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Eder M., Cortes F., Filha N. T. D., de Franca G. V. A., Degroote S., Braga C., Ridde Valéry, Martelli C. M. T. (2018). Scoping review on vector-borne diseases in urban areas : transmission dynamics, vectorial capacity and co-infection. In : Otmani del Barrio M. (ed.), Simard Frédéric (ed.), Caprara A. (ed.) Urban health and prevention and control of vector-borne diseases. Infectious Diseases of Poverty, 7, art. 90 [24 p.] ISSN 2095-5162

Fichier PDF disponiblehttp://horizon.documentation.ird.fr/exl-doc/pleins_textes/divers18-09/010073975.pdf[ PDF Link ]

Lien direct chez l'éditeur doi:10.1186/s40249-018-0475-7

Titre
Scoping review on vector-borne diseases in urban areas : transmission dynamics, vectorial capacity and co-infection
Année de publication2018
Type de documentArticle référencé dans le Web of Science WOS:000443658500001
AuteursEder M., Cortes F., Filha N. T. D., de Franca G. V. A., Degroote S., Braga C., Ridde Valéry, Martelli C. M. T.
InOtmani del Barrio M. (ed.), Simard Frédéric (ed.), Caprara A. (ed.) Urban health and prevention and control of vector-borne diseases
SourceInfectious Diseases of Poverty, 2018, 7, art. 90 [24 p.] ISSN 2095-5162
RésuméBackground: Transmission dynamics, vectorial capacity, and co-infections have substantial impacts on vector-borne diseases (VBDs) affecting urban and suburban populations. Reviewing key factors can provide insight into priority research areas and offer suggestions for potential interventions. Main body: Through a scoping review, we identify knowledge gaps on transmission dynamics, vectorial capacity, and co-infections regarding VBDs in urban areas. Peer-reviewed and grey literature published between 2000 and 2016 was searched. We screened abstracts and full texts to select studies. Using an extraction grid, we retrieved general data, results, lessons learned and recommendations, future research avenues, and practice implications. We classified studies by VBD and country/continent and identified relevant knowledge gaps. Of 773 articles selected for full-text screening, 50 were included in the review: 23 based on research in the Americas, 15 in Asia, 10 in Africa, and one each in Europe and Australia. The largest body of evidence concerning VBD epidemiology in urban areas concerned dengue and malaria. Other arboviruses covered included chikungunya and West Nile virus, other parasitic diseases such as leishmaniasis and trypanosomiasis, and bacterial rickettsiosis and plague. Most articles retrieved in our review combined transmission dynamics and vectorial capacity; only two combined transmission dynamics and co-infection. The review identified significant knowledge gaps on the role of asymptomatic individuals, the effects of co-infection and other host factors, and the impacts of climatic, environmental, and socioeconomic factors on VBD transmission in urban areas. Limitations included the trade-off from narrowing the search strategy (missing out on classical modelling studies), a lack of studies on co-infections, most studies being only descriptive, and few offering concrete public health recommendations. More research is needed on transmission risk in homes and workplaces, given increasingly dynamic and mobile populations. The lack of studies on co-infection hampers monitoring of infections transmitted by the same vector. Conclusions: Strengthening VBD surveillance and control, particularly in asymptomatic cases and mobile populations, as well as using early warning tools to predict increasing transmission, were key strategies identified for public health policy and practice.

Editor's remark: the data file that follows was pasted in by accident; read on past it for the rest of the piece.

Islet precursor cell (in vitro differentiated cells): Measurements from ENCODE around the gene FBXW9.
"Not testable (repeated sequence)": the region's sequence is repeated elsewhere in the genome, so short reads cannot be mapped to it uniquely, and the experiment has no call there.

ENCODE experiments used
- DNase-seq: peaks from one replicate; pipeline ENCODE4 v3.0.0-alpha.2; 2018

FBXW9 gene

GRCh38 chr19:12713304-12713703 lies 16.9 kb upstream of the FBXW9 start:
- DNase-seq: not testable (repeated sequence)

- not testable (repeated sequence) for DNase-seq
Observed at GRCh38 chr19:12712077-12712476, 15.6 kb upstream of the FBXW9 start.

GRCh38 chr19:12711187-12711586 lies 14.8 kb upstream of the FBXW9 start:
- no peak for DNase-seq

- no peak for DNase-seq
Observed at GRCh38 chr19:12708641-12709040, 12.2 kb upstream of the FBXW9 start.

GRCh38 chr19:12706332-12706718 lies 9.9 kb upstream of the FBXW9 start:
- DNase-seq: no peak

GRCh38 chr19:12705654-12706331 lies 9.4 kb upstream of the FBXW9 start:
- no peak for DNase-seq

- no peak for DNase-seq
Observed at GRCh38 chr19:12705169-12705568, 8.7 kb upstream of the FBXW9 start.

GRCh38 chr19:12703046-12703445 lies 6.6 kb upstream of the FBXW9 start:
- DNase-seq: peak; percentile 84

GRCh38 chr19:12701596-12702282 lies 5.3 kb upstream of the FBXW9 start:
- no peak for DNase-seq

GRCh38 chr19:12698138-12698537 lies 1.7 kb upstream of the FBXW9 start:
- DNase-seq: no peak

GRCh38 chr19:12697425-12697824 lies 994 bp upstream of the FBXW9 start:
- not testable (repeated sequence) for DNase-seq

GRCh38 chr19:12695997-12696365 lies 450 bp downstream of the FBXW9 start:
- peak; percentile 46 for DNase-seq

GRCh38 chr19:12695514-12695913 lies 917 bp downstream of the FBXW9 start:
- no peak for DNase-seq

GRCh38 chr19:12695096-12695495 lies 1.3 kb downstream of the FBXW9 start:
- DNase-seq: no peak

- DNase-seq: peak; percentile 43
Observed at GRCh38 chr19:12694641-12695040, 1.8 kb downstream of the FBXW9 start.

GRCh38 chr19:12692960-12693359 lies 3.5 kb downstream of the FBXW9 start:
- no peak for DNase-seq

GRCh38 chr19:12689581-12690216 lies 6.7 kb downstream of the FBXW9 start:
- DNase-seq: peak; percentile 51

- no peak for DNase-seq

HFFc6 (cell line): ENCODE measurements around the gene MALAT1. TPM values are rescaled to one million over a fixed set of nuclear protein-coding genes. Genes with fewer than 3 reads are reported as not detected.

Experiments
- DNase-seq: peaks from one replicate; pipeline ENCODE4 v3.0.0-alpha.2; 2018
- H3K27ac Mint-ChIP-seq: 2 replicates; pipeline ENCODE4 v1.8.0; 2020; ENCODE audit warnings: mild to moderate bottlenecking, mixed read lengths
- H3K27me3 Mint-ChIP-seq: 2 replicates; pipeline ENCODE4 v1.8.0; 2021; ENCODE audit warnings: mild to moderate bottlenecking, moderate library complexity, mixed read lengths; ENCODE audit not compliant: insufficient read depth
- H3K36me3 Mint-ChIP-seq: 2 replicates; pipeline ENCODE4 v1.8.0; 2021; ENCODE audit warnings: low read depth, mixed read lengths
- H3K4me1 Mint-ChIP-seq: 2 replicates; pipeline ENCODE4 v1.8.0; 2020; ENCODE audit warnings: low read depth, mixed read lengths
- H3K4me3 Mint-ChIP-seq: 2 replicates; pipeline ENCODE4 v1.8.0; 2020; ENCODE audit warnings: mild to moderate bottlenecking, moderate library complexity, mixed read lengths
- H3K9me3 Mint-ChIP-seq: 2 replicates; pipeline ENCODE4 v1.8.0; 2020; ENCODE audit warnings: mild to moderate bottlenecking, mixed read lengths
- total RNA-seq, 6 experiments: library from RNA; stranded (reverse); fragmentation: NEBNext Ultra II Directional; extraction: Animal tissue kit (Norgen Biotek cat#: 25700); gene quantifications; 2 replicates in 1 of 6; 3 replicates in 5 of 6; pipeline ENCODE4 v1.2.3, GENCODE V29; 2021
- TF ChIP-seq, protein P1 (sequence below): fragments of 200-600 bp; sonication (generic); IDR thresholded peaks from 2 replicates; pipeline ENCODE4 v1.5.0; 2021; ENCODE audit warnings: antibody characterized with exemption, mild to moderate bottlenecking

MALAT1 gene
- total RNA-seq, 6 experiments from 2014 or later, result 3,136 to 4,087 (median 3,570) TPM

Plan de classementSanté : aspects socioculturels, économiques et politiques [056] ; Entomologie médicale / Parasitologie / Virologie [052] ; Urbanisation et sociétés urbaines [102]
LocalisationFonds IRD [F B010073975]
Identifiant IRDfdi:010073975
Lien permanenthttp://www.documentation.ird.fr/hor/fdi:010073975

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